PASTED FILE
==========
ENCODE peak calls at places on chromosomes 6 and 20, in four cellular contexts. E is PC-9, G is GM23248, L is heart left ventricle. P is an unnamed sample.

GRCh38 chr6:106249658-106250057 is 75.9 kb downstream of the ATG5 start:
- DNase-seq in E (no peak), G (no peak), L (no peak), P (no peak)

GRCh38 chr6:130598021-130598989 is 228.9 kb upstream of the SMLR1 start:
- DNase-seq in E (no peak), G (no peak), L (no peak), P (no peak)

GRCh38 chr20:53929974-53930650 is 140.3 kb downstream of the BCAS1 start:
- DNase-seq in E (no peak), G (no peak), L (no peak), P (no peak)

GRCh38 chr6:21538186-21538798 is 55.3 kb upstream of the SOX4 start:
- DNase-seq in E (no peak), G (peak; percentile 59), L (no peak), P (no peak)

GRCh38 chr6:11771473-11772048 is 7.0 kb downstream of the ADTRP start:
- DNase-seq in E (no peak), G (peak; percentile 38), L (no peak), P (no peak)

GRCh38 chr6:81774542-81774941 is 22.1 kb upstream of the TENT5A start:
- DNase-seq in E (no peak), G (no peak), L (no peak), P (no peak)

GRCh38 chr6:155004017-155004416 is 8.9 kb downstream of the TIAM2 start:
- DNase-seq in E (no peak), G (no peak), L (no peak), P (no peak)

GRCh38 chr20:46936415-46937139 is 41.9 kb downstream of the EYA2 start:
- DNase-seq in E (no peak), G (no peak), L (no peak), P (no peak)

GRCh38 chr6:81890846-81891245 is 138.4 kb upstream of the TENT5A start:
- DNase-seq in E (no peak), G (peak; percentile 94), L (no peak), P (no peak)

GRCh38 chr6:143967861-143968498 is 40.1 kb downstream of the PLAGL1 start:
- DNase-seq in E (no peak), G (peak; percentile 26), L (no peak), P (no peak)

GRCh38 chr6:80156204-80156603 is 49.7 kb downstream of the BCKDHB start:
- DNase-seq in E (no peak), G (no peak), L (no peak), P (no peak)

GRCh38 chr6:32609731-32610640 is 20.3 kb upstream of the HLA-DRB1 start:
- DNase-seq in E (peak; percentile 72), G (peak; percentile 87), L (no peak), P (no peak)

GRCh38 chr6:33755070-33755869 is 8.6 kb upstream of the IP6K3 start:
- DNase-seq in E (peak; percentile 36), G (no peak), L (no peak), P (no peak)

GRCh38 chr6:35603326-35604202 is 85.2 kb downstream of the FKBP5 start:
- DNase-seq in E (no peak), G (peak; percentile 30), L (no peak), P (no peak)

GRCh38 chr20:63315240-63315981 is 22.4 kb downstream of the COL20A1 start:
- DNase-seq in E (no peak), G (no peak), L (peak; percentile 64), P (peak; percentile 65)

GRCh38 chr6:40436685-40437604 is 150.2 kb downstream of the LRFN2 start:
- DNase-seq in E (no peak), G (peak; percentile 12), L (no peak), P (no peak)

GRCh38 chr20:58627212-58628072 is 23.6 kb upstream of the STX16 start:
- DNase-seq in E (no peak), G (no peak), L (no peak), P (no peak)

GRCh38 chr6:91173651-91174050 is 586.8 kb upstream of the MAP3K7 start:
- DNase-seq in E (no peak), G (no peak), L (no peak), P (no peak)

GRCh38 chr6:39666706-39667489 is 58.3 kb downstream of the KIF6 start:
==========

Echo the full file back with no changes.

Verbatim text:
ENCODE peak calls at places on chromosomes 6 and 20, in four cellular contexts. E is PC-9, G is GM23248, L is heart left ventricle. P is an unnamed sample.

GRCh38 chr6:106249658-106250057 is 75.9 kb downstream of the ATG5 start:
- DNase-seq in E (no peak), G (no peak), L (no peak), P (no peak)

GRCh38 chr6:130598021-130598989 is 228.9 kb upstream of the SMLR1 start:
- DNase-seq in E (no peak), G (no peak), L (no peak), P (no peak)

GRCh38 chr20:53929974-53930650 is 140.3 kb downstream of the BCAS1 start:
- DNase-seq in E (no peak), G (no peak), L (no peak), P (no peak)

GRCh38 chr6:21538186-21538798 is 55.3 kb upstream of the SOX4 start:
- DNase-seq in E (no peak), G (peak; percentile 59), L (no peak), P (no peak)

GRCh38 chr6:11771473-11772048 is 7.0 kb downstream of the ADTRP start:
- DNase-seq in E (no peak), G (peak; percentile 38), L (no peak), P (no peak)

GRCh38 chr6:81774542-81774941 is 22.1 kb upstream of the TENT5A start:
- DNase-seq in E (no peak), G (no peak), L (no peak), P (no peak)

GRCh38 chr6:155004017-155004416 is 8.9 kb downstream of the TIAM2 start:
- DNase-seq in E (no peak), G (no peak), L (no peak), P (no peak)

GRCh38 chr20:46936415-46937139 is 41.9 kb downstream of the EYA2 start:
- DNase-seq in E (no peak), G (no peak), L (no peak), P (no peak)

GRCh38 chr6:81890846-81891245 is 138.4 kb upstream of the TENT5A start:
- DNase-seq in E (no peak), G (peak; percentile 94), L (no peak), P (no peak)

GRCh38 chr6:143967861-143968498 is 40.1 kb downstream of the PLAGL1 start:
- DNase-seq in E (no peak), G (peak; percentile 26), L (no peak), P (no peak)

GRCh38 chr6:80156204-80156603 is 49.7 kb downstream of the BCKDHB start:
- DNase-seq in E (no peak), G (no peak), L (no peak), P (no peak)

GRCh38 chr6:32609731-32610640 is 20.3 kb upstream of the HLA-DRB1 start:
- DNase-seq in E (peak; percentile 72), G (peak; percentile 87), L (no peak), P (no peak)

GRCh38 chr6:33755070-33755869 is 8.6 kb upstream of the IP6K3 start:
- DNase-seq in E (peak; percentile 36), G (no peak), L (no peak), P (no peak)

GRCh38 chr6:35603326-35604202 is 85.2 kb downstream of the FKBP5 start:
- DNase-seq in E (no peak), G (peak; percentile 30), L (no peak), P (no peak)

GRCh38 chr20:63315240-63315981 is 22.4 kb downstream of the COL20A1 start:
- DNase-seq in E (no peak), G (no peak), L (peak; percentile 64), P (peak; percentile 65)

GRCh38 chr6:40436685-40437604 is 150.2 kb downstream of the LRFN2 start:
- DNase-seq in E (no peak), G (peak; percentile 12), L (no peak), P (no peak)

GRCh38 chr20:58627212-58628072 is 23.6 kb upstream of the STX16 start:
- DNase-seq in E (no peak), G (no peak), L (no peak), P (no peak)

GRCh38 chr6:91173651-91174050 is 586.8 kb upstream of the MAP3K7 start:
- DNase-seq in E (no peak), G (no peak), L (no peak), P (no peak)

GRCh38 chr6:39666706-39667489 is 58.3 kb downstream of the KIF6 start: